Pinning their hopes on a blue moo
On Norfolk Island, a strangely hued beast is the star of a thriving farming and dining venture
WHENRobyn Murdoch arrived on Norfolk Island in 2001 as chief executive of its administrative body, she thought her eyes were playing tricks on her. Many of the cows, she was perplexed to see, were blue.
The curious cattle, a heritage breed that had evolved over decades on the island, 1400km off the east coast of Australia, soon became her obsession. She left her job in November 2002, married local farmer Paul ‘‘Jap’’ Menghetti a year later and set about collecting every one of the unusually-hued animals.
Today, the couple owns all but one of the island’s norfolk blue cattle (a neighbouring farmer has the other), which is said to have its origins in a single angusshorthorn cross ‘‘blue bull’’ brought from the mainland more than 100 years ago.
Affectionately known as Dr Blue Suit, the energetic beast set about seducing the local herefords, friesians and murray greys with his bovine bedside manner, creating a unique herd.
The Menghettis soon established a breeding program for their unusual collection, the meat from which supplies their popular Norfolk Blue Homestead Restaurant, Grill & Bar, and last year they teamed up with central NSWstud cattle breeder Jonathan Wright to begin an artificial insemination program to improve the genetics of their herd.
Menghetti is rightly proud of what she and her husband have achieved almost single-handedly on 100 Acre Farm in the island’s southwest, originally part of a Melanesian Mission established there in the 1860s.
We jump into her battered four-wheel-drive for a tour of the thriving property, which the pair has painstakingly regenerated over the past few years.
‘‘Every weed has been cut and poisoned by hand, we’ve chainsawed and mulched it all ourselves,’’ she says as we veer down a steep, green slope. I half expect to end up in the creek at the bottom, which the pair has brought back to life using the sustainable agriculture principles of respected Australian grazier and author Peter Andrews, but diminutive Menghetti expertly negotiates the uneven terrain. She steers us out of the property’s front gate and down a road lined with moreton bay figs, past the entrance to novelist Colleen McCullough’s home (the awardwinning author married an islander and has lived on Norfolk for more than three decades), and into the paddocks in which the prized herd is kept.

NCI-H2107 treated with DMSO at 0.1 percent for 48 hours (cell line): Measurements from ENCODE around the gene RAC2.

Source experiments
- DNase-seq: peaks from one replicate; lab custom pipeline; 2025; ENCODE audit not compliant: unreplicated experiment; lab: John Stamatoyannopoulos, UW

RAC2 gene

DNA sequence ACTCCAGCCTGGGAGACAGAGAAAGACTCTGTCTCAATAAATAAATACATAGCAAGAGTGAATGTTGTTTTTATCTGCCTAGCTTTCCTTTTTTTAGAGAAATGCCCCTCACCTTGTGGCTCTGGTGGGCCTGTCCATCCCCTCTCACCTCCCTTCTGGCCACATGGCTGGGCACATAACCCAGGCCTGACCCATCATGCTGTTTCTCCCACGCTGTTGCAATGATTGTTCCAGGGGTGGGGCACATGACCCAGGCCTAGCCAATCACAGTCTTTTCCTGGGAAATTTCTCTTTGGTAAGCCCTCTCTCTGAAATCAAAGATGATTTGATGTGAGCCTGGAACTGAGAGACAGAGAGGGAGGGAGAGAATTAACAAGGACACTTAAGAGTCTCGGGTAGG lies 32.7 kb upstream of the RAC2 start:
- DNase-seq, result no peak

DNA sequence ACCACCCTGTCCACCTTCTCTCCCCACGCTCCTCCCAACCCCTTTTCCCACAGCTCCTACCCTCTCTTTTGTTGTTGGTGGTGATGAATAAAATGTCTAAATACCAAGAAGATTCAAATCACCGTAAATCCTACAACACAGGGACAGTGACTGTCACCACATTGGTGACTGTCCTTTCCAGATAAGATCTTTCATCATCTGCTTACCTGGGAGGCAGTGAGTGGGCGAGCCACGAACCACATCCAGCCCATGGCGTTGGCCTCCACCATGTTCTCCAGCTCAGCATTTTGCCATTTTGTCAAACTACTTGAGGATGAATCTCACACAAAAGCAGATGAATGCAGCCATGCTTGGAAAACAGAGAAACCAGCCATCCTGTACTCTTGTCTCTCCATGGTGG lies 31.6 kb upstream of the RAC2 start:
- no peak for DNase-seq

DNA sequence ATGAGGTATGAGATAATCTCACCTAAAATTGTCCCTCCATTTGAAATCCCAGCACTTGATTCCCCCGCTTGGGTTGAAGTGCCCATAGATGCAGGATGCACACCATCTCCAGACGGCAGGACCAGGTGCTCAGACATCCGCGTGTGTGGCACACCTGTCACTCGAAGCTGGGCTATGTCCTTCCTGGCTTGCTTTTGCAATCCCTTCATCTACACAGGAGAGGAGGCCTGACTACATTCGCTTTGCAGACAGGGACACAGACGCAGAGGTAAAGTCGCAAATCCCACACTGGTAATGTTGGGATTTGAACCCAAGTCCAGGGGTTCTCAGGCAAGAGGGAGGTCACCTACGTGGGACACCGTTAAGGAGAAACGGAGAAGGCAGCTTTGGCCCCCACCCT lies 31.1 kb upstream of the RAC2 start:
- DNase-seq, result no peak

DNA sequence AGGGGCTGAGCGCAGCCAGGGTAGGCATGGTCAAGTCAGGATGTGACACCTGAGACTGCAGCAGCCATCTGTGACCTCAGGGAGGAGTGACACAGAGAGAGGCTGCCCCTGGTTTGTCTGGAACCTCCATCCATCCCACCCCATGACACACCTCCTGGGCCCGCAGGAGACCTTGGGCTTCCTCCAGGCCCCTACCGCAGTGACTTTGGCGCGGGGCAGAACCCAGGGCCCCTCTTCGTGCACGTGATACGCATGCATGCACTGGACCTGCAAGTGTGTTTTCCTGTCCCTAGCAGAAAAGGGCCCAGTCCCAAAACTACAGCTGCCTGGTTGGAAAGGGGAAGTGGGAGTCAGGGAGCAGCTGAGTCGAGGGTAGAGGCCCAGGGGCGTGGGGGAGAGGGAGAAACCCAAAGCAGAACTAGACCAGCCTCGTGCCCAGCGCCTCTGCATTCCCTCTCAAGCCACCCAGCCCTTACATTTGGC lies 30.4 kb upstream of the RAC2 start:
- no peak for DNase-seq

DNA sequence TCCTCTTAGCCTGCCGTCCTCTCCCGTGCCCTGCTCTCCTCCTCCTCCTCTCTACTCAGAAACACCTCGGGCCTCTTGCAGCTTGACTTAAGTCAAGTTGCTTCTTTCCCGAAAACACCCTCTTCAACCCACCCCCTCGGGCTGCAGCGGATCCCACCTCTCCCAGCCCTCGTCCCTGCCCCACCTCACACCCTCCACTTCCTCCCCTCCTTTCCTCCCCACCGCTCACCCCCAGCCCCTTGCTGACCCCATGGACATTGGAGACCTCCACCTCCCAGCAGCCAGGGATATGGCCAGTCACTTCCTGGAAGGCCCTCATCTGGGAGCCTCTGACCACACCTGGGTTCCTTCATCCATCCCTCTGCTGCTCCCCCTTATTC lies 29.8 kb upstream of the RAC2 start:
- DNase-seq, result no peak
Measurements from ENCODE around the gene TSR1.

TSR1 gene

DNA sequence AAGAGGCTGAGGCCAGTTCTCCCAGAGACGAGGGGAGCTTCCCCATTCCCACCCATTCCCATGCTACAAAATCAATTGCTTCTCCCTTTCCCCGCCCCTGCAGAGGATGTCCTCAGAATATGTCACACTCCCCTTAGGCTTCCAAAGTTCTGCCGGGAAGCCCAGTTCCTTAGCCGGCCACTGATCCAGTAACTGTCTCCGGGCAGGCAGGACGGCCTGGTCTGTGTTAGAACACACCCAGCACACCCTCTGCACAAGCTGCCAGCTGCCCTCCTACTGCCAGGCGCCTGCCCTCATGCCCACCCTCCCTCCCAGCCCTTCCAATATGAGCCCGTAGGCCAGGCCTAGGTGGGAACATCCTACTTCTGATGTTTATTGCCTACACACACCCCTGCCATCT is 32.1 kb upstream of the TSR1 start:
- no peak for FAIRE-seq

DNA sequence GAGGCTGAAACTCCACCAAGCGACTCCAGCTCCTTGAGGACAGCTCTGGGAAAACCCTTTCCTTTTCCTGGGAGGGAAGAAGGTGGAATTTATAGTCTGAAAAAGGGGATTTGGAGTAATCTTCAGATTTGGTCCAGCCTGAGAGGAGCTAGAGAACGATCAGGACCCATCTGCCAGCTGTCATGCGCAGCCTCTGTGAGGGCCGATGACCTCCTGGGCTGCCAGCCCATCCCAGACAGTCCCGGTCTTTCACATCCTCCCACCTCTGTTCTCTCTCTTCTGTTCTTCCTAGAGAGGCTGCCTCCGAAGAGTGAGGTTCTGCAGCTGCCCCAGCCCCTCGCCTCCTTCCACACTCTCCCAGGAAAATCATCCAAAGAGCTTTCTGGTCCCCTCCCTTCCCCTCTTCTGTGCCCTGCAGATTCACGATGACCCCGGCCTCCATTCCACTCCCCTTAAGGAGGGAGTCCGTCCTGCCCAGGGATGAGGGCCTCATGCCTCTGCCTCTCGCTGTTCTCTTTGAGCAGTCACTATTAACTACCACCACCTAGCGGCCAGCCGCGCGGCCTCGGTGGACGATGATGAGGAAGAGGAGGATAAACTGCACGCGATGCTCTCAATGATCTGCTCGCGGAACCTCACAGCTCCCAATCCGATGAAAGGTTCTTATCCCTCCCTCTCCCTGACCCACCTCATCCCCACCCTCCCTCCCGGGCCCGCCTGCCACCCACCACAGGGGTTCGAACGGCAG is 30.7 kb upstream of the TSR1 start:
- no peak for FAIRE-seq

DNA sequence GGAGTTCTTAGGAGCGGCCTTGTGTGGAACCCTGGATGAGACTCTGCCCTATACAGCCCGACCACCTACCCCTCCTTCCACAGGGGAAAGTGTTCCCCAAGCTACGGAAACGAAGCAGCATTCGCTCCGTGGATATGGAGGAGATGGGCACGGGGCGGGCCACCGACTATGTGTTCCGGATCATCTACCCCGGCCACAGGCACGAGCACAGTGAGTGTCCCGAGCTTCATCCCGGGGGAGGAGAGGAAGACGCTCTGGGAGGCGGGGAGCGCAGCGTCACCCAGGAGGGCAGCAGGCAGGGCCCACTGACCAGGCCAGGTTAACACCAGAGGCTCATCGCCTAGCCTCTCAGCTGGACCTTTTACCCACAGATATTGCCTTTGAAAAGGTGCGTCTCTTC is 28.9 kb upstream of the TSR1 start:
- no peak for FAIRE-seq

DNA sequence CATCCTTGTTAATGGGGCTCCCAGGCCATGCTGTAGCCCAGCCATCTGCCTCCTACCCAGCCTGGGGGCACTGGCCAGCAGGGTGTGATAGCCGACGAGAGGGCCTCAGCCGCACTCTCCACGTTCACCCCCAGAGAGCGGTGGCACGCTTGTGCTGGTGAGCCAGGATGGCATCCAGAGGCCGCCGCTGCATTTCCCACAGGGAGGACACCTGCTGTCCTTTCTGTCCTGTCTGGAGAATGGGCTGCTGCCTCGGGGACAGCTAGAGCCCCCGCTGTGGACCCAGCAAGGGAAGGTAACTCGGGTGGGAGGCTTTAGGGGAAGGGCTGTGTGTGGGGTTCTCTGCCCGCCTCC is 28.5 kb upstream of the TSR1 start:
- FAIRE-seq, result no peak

As soon as Menghetti opens the paddock gate, the cows begin lumbering towards us.
Menghetti gets out of the car brandishing a bag of feed and we are quickly surrounded by the determined bovines.
These doe-eyed beauties are not so much cobalt as a soft greyblue, a shade that wouldn’t look bad on a living-room wall. Some are almost completely blue, others have large white patches that break up the colour block.
These are the breeding stock, Menghetti tells me, as I edge back into the car after a little too much pushing and shoving. The plucky farmer shows no such fear; it is clear she is attached to the herd, able to identify individuals even from a distance.
Menghetti points out one cow set to be dispatched in the next few weeks for failing to calve; one of the farm’s three bulls, an unpredictable beast with a serious personality problem, is under similar threat.
Back at the restaurant, we take a seat on the veranda and tuck into the house specialty, norfolk blue beef pate, a tasty spread served with caperberries, crostini and homemade chutney. We also try a warm Asian beef salad and an extremely moreish slowbraised beef with dumplings.
It’s the only place in the world you can eat norfolk blue beef, and you can do so without worrying a jot about the environmental impact — the food miles here are all of about 1km, the distance between the Menghettis’ paddock and my now scrupulously clean plate. Michelle Rowe was a guest of Norfolk Island Tourism, Norfolk Blue and Air New Zealand.
Robyn Menghetti with one of her prized norfolk blue bulls